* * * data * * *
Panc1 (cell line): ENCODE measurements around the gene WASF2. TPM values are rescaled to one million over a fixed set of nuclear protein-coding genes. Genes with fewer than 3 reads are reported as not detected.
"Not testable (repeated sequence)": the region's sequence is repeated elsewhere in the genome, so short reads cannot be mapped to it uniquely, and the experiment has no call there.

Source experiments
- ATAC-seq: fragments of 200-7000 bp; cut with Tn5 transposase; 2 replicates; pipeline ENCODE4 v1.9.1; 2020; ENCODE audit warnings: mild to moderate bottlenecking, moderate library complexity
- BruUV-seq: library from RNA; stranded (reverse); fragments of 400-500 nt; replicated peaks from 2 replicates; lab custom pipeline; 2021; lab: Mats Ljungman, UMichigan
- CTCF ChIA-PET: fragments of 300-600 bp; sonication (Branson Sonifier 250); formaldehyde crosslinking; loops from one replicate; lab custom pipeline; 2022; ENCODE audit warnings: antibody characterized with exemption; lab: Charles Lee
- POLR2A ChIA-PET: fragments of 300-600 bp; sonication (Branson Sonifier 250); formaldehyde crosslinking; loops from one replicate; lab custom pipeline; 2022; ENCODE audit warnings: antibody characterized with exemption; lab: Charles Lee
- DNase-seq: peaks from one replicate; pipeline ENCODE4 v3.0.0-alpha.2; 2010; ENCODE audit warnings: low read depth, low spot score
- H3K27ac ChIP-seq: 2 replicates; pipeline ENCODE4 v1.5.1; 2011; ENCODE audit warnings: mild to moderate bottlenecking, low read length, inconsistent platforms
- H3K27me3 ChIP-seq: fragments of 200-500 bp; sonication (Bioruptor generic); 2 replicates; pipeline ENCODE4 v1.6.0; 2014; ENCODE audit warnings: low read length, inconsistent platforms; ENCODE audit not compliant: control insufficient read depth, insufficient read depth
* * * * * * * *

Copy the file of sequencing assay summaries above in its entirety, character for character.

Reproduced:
Panc1 (cell line): ENCODE measurements around the gene WASF2. TPM values are rescaled to one million over a fixed set of nuclear protein-coding genes. Genes with fewer than 3 reads are reported as not detected.
"Not testable (repeated sequence)": the region's sequence is repeated elsewhere in the genome, so short reads cannot be mapped to it uniquely, and the experiment has no call there.

Source experiments
- ATAC-seq: fragments of 200-7000 bp; cut with Tn5 transposase; 2 replicates; pipeline ENCODE4 v1.9.1; 2020; ENCODE audit warnings: mild to moderate bottlenecking, moderate library complexity
- BruUV-seq: library from RNA; stranded (reverse); fragments of 400-500 nt; replicated peaks from 2 replicates; lab custom pipeline; 2021; lab: Mats Ljungman, UMichigan
- CTCF ChIA-PET: fragments of 300-600 bp; sonication (Branson Sonifier 250); formaldehyde crosslinking; loops from one replicate; lab custom pipeline; 2022; ENCODE audit warnings: antibody characterized with exemption; lab: Charles Lee
- POLR2A ChIA-PET: fragments of 300-600 bp; sonication (Branson Sonifier 250); formaldehyde crosslinking; loops from one replicate; lab custom pipeline; 2022; ENCODE audit warnings: antibody characterized with exemption; lab: Charles Lee
- DNase-seq: peaks from one replicate; pipeline ENCODE4 v3.0.0-alpha.2; 2010; ENCODE audit warnings: low read depth, low spot score
- H3K27ac ChIP-seq: 2 replicates; pipeline ENCODE4 v1.5.1; 2011; ENCODE audit warnings: mild to moderate bottlenecking, low read length, inconsistent platforms
- H3K27me3 ChIP-seq: fragments of 200-500 bp; sonication (Bioruptor generic); 2 replicates; pipeline ENCODE4 v1.6.0; 2014; ENCODE audit warnings: low read length, inconsistent platforms; ENCODE audit not compliant: control insufficient read depth, insufficient read depth